Comey’s allusion to “conspiracy theories” is particularly ironic now that we know the Russian collusion narrative he helped compose and leak to the media was the conspiracy theory that ate D.C. And the fired FBI director is by no means the only Washington insider having difficulty holding his water over AG Barr’s interest in the origins of the Russia Collusion scam. Former CIA director John Brennan has vehemently objected to President Trump’s decision to give Barr authority to “declassify, downgrade, or direct the declassification or downgrading of information or intelligence that relates to the Attorney General’s review”:

I see it as a very, very serious and outrageous move on the part of Mr. Trump, once again, trampling on the statutory authorities of the Director of National Intelligence and the heads of the independent intelligence agencies. And it’s unclear to me what Mr. Barr is actually going to do. Is he investigating a crime?

This is an interesting question coming from a former CIA director who almost certainly orchestrated the attempted entrapment of George Papadopoulos by foreign intelligence “assets” Joseph Mifsud, Stefan Halper, Alexander Downer, et al. The transcript of his closed-door testimony before the House Judiciary Committee concerning these episodes reveals a series of bizarre encounters, including one in which he was given $10,000 in cash for no reason (which he never attempted to spend). Papadopoulos eventually spent 14 days in jail for misremembering some detail of these weird encounters during an interview with the FBI.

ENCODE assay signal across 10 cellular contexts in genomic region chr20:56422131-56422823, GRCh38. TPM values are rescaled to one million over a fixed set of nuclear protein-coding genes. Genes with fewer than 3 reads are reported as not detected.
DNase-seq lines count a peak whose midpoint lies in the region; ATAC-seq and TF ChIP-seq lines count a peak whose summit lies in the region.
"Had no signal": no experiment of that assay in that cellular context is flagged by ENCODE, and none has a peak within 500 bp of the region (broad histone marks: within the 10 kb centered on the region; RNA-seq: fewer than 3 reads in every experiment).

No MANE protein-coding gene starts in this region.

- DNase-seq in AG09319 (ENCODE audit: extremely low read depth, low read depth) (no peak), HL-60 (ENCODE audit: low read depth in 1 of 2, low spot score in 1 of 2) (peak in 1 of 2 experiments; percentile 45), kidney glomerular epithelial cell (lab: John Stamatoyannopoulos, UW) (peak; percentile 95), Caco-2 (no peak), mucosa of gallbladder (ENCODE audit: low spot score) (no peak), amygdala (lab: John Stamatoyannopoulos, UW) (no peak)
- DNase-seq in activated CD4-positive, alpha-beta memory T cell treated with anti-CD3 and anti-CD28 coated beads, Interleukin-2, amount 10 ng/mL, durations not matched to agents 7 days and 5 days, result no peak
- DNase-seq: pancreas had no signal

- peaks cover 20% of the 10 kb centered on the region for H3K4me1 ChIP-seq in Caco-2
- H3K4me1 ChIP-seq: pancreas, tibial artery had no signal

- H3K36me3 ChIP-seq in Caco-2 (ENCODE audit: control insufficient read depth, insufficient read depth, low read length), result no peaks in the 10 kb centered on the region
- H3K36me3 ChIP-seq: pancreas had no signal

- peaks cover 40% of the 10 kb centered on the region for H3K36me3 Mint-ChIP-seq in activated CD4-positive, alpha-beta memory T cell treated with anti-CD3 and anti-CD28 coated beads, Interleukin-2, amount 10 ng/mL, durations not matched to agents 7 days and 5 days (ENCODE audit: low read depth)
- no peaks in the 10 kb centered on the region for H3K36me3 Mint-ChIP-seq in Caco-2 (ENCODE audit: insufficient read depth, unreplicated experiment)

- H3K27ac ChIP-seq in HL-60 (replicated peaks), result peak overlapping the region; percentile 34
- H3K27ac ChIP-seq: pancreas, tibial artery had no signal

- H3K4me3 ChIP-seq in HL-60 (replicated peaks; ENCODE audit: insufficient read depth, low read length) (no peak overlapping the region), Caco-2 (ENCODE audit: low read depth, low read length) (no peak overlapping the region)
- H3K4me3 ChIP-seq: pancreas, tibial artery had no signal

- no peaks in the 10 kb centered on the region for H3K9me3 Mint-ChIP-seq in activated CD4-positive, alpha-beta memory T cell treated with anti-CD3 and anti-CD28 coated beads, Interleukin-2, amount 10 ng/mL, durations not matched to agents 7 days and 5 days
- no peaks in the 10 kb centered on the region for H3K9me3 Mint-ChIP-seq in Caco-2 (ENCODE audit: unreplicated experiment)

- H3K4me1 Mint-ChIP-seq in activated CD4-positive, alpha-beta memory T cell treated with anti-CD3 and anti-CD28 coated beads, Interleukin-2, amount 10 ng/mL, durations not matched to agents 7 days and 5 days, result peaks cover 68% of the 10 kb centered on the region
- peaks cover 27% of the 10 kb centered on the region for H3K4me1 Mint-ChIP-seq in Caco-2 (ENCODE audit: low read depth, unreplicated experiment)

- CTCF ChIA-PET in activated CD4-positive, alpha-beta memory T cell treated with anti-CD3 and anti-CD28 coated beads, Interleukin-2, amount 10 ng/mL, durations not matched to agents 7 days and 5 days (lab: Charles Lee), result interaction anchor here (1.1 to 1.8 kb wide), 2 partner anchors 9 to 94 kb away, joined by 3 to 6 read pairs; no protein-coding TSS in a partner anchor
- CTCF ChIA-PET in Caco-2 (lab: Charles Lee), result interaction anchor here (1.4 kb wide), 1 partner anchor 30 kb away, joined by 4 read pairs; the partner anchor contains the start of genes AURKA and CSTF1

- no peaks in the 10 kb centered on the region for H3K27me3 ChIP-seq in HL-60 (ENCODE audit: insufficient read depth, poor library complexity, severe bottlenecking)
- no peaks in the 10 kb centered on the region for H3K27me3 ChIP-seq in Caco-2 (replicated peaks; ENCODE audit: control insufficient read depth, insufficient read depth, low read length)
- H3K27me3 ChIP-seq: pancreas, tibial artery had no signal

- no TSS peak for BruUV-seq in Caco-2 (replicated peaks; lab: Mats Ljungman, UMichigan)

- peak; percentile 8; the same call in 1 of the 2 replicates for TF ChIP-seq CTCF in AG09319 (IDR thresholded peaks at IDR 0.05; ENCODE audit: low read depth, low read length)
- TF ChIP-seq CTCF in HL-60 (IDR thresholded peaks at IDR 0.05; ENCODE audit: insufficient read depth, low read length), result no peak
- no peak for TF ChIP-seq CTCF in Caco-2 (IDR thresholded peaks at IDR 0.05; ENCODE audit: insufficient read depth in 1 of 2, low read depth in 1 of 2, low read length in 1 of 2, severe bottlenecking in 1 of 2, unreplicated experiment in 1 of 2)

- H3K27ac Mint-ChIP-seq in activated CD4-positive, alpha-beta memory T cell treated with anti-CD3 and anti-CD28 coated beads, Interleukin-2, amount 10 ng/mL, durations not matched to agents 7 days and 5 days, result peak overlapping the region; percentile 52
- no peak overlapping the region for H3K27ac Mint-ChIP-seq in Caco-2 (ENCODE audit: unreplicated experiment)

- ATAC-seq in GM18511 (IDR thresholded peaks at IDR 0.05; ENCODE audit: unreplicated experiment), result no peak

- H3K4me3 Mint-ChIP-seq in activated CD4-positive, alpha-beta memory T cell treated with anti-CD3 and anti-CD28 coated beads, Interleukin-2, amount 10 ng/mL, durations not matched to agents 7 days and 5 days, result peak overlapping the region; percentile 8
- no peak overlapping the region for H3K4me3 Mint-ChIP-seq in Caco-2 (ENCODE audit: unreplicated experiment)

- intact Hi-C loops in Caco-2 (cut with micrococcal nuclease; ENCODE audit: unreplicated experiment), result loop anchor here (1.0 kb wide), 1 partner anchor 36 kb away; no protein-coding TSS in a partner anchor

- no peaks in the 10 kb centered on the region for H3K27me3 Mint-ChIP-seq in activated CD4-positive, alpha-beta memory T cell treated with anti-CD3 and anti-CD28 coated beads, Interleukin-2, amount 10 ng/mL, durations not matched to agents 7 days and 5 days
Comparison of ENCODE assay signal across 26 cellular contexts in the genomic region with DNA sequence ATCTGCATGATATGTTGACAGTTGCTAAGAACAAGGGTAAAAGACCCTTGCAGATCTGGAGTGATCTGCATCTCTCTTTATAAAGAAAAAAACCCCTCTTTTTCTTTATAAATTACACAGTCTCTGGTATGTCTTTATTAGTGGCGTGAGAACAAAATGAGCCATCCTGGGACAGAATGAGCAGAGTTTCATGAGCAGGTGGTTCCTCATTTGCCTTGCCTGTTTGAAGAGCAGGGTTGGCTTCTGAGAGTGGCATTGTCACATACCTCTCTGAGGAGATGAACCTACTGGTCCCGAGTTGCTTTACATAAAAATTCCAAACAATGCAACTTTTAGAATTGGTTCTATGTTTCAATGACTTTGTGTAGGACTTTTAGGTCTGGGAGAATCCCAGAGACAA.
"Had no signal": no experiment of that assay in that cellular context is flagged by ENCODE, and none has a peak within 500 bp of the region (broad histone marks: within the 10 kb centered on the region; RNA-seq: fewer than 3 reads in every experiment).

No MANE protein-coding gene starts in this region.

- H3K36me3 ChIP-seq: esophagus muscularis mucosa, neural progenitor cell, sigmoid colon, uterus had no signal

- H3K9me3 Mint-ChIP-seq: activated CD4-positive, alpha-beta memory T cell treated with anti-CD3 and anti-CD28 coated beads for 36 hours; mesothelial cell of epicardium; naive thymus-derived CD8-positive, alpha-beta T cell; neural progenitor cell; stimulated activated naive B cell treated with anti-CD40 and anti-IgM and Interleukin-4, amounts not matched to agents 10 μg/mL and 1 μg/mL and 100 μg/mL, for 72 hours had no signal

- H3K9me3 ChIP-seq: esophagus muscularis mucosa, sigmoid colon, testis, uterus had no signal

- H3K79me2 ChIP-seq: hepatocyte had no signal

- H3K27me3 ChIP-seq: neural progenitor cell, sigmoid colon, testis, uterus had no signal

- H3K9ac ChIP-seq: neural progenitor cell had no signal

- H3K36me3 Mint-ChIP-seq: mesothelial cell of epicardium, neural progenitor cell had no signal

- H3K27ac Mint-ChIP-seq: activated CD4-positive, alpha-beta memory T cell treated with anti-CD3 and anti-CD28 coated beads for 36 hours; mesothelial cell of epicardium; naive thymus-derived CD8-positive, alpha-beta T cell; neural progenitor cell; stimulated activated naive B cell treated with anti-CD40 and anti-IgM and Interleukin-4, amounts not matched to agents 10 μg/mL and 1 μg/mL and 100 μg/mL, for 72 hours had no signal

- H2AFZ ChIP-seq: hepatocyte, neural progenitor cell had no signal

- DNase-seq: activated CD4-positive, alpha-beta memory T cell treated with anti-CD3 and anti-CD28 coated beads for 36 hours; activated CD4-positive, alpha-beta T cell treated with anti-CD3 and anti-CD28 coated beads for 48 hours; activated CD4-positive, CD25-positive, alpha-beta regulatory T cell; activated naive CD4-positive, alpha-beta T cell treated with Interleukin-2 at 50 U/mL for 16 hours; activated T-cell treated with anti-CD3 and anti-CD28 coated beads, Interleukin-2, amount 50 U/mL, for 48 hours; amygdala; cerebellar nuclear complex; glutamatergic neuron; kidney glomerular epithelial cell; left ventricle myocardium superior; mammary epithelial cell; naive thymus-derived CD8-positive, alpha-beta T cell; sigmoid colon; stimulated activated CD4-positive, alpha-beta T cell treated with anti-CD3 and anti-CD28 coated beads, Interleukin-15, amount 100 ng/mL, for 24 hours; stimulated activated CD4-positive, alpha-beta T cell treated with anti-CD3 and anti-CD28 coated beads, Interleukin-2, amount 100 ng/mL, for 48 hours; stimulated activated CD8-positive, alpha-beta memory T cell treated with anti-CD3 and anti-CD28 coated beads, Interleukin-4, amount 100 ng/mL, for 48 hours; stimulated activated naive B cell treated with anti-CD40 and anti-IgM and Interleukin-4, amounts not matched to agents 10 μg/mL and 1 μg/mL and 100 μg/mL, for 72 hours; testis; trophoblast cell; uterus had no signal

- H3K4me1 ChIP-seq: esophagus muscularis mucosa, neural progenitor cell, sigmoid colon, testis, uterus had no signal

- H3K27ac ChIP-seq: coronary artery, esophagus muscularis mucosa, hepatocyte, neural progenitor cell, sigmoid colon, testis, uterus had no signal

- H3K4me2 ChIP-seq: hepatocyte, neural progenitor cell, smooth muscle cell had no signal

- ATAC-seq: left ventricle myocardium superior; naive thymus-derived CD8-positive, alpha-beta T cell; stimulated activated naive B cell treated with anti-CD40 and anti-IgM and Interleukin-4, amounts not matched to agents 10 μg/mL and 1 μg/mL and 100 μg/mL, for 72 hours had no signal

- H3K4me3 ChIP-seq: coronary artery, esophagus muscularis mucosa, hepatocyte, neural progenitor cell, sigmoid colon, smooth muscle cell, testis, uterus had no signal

In addition to Comey and Brennan, various Democrats have questioned the Attorney General’s ability to objectively oversee an investigation into the origins of Russiagate. During a Sunday morning appearance on Face the Nation, for example, Senator Mark Warner (D-VA) claimed, “Mr. Barr has very little credibility with me.… because he time and again is not acting as our attorney general, but as a personal advocate for Donald Trump.” This is a standard talking point peddled by House Speaker Nancy Pelosi and every other Democrat who doesn’t think well on his feet. Predictably, Sen. Warner offered no evidence to support his claim.

It goes without saying, of course, that the legacy media have denounced Barr for telling the truth. In his latest effusion for New York, Jonathan Chait informs his readers, “Barr has drunk deep from the Fox News worldview of Trumpian paranoia.” In response to the Attorney General’s common sense assertion during the CBS interview that it is unhealthy for our institutions to resist “a democratically elected president… by changing the norms,” Chait actually writes: “In fact, the opposition to Trump has been marked, on the whole, by its fastidious restraint.” This suggests that he should stay away from the bar before writing about Barr.

This kind of nonsense from the legacy media, combined with ridiculous claims by the Democrats that a man with William Barr’s record has no credibility and self-exculpatory balderdash from fabulists like John Brennan and James Comey, suggest that the real problem they have with the Attorney General is his blindingly obvious integrity. There are few things that scare the denizens of D.C. more than an honest man. The only thing they fear more is an honest man who doesn’t give a damn what they think of him. William Barr is their worst nightmare.

David Catron
David Catron
Follow Their Stories:
View More
David Catron is a health care consultant and frequent contributor to The American Spectator. You can follow him on Twitter at @Catronicus.
Sign Up to receive Our Latest Updates! Register